Dr Glenn Foard, Huddersfield University’s celebrated military archaeologist, would supervise the excavation, and a Battle of Barnet heritage trail, starting at Hadley Highstone, would be one of the lasting legacies of the project.
The Barnet Society and the Battlefields Trust are supporting the application, and together with the museum and the university, they say they now have far greater confidence than before that funding can be obtained after the delays and setbacks and of recent years.
In his preparations for the project, Dr Foard has already offered two fascinating insights into the likely significance of a thorough excavation: he thinks the boundaries of the battlefield site are to the north of those indicated by English Heritage, and that the historical importance of the Battle of Barnet is that it might be the first European battlefield where hand guns were used.
Any archaeological or military objects found during the excavation of what was considered one of the grisliest battles of the Wars of the Roses would be cleaned and exhibited at the museum.
An application has now been submitted to Barnet Council for planning permission for a two-storey extension at the rear of the museum to provide extra space to accommodate work on the Battle of Barnet project.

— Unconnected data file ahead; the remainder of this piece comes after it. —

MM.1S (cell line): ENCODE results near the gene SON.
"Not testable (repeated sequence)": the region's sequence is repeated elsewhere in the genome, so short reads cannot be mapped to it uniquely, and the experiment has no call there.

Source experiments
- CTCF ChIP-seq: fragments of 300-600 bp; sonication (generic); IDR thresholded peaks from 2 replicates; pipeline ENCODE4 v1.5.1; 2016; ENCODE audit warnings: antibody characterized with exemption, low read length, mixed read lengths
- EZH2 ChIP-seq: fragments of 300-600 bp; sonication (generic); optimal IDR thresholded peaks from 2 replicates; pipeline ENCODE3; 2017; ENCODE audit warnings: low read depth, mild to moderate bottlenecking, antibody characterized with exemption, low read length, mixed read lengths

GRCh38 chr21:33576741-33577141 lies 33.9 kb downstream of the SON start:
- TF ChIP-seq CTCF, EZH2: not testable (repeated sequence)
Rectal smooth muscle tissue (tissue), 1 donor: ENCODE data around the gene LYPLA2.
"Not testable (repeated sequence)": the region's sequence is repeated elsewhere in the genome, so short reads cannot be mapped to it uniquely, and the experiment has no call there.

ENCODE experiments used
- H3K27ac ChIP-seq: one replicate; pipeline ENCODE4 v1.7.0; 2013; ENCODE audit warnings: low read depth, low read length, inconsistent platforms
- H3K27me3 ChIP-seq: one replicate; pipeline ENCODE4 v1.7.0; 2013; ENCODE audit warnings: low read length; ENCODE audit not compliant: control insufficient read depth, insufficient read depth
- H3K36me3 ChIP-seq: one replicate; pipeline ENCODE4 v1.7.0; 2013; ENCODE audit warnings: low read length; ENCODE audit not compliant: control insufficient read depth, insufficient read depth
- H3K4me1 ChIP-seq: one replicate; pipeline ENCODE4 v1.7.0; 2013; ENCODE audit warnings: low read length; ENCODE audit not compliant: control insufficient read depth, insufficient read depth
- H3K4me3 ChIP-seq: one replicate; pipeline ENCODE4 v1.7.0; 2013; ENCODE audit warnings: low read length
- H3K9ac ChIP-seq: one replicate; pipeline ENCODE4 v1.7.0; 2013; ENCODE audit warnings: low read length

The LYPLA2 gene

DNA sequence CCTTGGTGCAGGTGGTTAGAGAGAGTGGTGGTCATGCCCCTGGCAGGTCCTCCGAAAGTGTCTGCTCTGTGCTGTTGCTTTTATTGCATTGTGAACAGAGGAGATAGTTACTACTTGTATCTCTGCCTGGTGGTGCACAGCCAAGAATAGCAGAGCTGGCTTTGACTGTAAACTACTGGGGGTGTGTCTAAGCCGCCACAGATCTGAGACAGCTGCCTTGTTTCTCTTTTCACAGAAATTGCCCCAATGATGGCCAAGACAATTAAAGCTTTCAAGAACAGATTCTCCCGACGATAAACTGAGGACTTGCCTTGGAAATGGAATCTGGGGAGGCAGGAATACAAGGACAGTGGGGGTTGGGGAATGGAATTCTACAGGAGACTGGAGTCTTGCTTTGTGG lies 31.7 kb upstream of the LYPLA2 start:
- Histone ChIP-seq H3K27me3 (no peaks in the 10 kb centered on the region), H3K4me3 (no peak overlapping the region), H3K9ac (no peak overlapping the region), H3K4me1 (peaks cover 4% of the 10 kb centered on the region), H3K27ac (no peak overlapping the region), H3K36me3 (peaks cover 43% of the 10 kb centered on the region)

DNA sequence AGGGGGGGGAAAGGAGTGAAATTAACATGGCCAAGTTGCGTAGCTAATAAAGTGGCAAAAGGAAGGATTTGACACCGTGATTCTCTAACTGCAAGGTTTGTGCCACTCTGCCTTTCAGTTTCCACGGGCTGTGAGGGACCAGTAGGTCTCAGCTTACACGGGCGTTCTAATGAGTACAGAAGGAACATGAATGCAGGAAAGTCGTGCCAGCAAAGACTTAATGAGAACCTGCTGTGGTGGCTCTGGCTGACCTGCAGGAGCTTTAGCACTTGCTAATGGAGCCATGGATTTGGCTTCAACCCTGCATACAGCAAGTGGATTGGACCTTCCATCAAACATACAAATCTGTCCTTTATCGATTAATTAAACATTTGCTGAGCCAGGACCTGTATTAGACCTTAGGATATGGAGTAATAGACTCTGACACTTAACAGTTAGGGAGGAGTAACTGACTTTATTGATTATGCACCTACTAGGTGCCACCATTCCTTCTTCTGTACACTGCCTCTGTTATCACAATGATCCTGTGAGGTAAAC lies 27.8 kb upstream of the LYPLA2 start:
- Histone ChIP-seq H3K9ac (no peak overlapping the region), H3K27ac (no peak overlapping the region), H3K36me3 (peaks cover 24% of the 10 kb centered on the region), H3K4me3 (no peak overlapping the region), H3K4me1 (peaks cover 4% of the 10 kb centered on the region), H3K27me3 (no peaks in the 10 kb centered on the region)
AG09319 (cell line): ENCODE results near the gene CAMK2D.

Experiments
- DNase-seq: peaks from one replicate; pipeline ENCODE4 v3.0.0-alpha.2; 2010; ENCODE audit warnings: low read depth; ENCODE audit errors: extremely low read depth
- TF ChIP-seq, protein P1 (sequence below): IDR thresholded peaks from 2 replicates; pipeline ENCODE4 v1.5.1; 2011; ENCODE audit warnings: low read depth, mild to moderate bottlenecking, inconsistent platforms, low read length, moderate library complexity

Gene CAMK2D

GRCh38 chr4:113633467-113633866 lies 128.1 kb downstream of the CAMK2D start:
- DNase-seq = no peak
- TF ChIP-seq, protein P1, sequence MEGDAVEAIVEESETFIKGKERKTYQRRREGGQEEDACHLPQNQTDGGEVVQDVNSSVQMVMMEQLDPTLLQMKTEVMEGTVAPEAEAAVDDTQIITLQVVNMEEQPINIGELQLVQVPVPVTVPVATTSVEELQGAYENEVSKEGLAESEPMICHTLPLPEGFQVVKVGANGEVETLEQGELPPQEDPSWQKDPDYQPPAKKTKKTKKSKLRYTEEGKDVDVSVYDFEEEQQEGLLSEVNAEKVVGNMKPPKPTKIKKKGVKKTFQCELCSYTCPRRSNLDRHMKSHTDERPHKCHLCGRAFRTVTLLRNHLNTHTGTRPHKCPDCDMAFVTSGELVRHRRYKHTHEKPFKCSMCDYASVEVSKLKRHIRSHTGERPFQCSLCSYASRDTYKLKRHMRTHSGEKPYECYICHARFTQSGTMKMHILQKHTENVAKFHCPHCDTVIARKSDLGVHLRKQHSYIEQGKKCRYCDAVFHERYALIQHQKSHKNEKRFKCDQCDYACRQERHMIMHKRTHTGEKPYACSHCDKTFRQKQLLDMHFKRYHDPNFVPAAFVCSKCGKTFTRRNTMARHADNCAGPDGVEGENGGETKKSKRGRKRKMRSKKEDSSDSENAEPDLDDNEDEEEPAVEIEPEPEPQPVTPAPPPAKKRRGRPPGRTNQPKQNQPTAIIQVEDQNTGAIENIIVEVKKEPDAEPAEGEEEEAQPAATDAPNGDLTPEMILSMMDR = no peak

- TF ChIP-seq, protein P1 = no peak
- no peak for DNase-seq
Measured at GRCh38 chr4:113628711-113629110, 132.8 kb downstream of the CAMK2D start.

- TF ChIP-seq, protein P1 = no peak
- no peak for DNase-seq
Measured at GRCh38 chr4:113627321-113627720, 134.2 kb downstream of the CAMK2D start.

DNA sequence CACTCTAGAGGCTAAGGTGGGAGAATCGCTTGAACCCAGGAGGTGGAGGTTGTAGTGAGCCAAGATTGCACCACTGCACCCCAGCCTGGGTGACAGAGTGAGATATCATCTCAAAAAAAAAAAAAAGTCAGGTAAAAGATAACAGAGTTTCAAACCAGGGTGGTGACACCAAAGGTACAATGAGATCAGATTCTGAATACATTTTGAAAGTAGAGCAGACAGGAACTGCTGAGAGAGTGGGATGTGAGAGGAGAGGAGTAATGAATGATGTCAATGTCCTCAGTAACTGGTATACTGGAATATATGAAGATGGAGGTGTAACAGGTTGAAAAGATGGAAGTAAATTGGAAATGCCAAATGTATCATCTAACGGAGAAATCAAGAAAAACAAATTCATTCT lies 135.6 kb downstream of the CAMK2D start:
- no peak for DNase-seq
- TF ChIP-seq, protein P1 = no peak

Dr Gillian Gear, the museum’s archivist, says the revised funding application to the Heritage Lottery Fund is the culmination of months of work behind the scenes, and she is sure there is a real chance of a breakthrough for both an archaeological dig and a step-change in the scope of the museum.
“The two projects really do go together and are so important towards securing the long-term future of Barnet Museum.
A go-ahead for the archaeological dig would give a real impetus to our plans to expand the museum, widen the scope of our work and enhance its status.”
The revised funding bid is for £100,000 and would finance the archaeological excavation and follow-up work at the museum, and help pay for a heritage trail, information boards and other associated projects.
“Dr Foard and his team at Huddersfield will do the preparatory work and prepare the technicalities of the bid.
After taking the advice of the Heritage Lottery Fund and securing significant promises of local support, we think we are closer than ever to getting the go-ahead.
“We have a real chance now of locating the precise site of the battle and of getting Barnet the recognition it deserves for its role in the Wars of the Roses, an achievement that has thwarted local historians for so many years.”
Plans for a rear extension to Barnet Museum have been prepared by the Barnet Society and are the work of two local architects, Markus Geiger and Judith Clouston.
The extension could cost around £300,000 and would compromise a new basement housing extra storage space and a workshop; a ground floor area for cleaning and exhibiting finds; and a first-floor educational area.